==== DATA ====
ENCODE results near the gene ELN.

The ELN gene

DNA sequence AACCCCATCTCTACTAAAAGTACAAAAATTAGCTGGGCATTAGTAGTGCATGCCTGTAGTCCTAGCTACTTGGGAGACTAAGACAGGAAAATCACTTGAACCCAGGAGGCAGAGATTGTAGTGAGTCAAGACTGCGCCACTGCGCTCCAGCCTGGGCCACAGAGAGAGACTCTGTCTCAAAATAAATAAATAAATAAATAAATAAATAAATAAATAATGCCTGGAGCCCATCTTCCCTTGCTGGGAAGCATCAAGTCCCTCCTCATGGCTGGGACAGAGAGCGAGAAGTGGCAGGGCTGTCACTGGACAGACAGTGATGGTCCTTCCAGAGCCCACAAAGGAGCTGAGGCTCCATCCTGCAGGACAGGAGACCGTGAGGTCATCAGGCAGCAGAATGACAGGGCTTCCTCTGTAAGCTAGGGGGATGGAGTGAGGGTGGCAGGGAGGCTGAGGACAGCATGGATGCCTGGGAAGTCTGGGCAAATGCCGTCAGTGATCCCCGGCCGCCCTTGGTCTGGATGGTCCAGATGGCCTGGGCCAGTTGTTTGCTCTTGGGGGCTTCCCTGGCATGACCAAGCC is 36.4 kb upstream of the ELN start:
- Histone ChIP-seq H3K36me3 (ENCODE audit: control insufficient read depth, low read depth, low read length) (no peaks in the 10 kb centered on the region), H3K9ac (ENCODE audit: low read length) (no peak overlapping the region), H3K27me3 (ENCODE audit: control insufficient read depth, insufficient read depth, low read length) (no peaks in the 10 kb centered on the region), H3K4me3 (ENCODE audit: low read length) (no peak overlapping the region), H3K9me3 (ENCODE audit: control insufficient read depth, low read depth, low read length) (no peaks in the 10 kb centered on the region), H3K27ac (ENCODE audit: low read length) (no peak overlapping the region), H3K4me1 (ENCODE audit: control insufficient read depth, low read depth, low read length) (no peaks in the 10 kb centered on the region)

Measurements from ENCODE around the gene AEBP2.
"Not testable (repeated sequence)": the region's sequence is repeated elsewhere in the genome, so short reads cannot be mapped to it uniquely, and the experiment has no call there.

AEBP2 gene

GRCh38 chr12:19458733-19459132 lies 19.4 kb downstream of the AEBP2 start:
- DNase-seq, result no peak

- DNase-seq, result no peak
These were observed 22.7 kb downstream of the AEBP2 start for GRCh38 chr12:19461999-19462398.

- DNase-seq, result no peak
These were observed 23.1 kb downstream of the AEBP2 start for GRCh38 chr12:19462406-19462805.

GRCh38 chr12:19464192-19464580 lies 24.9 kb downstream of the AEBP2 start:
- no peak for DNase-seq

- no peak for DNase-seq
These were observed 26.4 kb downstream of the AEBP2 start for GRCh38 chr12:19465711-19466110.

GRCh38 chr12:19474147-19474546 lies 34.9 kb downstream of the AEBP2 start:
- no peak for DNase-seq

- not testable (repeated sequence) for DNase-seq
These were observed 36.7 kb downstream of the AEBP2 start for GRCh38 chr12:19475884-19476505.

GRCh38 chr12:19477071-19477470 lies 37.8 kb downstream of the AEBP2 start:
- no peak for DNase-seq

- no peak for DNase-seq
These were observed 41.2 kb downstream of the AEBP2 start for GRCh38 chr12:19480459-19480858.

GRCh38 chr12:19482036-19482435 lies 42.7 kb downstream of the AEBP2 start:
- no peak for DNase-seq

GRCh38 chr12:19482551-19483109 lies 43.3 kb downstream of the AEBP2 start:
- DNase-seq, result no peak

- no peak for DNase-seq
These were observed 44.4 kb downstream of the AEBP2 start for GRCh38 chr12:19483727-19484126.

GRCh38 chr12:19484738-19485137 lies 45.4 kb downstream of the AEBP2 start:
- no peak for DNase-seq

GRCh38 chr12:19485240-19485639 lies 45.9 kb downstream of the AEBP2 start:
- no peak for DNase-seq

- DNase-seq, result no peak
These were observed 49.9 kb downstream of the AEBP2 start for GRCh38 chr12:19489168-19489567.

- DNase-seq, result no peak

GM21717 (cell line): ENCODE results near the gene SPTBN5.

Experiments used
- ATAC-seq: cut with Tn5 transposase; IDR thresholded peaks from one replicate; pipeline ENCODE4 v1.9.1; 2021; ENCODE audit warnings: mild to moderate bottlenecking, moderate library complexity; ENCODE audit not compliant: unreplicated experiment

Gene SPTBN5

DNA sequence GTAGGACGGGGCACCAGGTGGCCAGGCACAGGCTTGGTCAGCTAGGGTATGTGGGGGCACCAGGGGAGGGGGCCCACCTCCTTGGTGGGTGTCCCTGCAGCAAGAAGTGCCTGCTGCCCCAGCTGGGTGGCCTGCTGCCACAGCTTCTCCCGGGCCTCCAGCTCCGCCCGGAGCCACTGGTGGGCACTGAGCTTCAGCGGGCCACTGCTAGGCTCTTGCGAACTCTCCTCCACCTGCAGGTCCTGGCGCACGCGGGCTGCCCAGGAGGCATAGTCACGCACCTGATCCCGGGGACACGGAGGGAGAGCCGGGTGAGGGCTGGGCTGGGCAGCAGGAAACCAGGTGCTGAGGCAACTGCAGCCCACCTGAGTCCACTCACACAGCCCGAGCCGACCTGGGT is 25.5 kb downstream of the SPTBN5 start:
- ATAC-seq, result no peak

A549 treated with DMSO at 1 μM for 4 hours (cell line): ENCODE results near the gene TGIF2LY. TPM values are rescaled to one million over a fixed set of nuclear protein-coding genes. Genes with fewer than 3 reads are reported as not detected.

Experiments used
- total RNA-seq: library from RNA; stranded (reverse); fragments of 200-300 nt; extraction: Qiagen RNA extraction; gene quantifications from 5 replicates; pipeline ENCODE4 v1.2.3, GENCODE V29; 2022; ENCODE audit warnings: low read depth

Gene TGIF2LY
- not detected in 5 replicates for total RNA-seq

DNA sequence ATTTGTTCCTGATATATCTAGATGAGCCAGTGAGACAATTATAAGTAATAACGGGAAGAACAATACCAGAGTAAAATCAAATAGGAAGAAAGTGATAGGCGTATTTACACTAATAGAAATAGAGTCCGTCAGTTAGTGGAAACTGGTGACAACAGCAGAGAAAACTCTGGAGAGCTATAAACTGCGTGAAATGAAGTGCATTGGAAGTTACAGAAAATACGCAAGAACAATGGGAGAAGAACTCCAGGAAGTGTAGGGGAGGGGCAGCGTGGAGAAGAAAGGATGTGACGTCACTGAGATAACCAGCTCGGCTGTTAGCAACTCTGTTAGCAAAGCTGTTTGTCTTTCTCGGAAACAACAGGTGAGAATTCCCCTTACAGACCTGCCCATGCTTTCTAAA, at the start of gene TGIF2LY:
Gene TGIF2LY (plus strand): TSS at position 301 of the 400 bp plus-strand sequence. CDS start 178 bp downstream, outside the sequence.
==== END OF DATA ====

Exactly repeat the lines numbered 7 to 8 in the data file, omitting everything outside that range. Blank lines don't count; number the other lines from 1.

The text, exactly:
AEBP2 gene

GRCh38 chr12:19458733-19459132 lies 19.4 kb downstream of the AEBP2 start: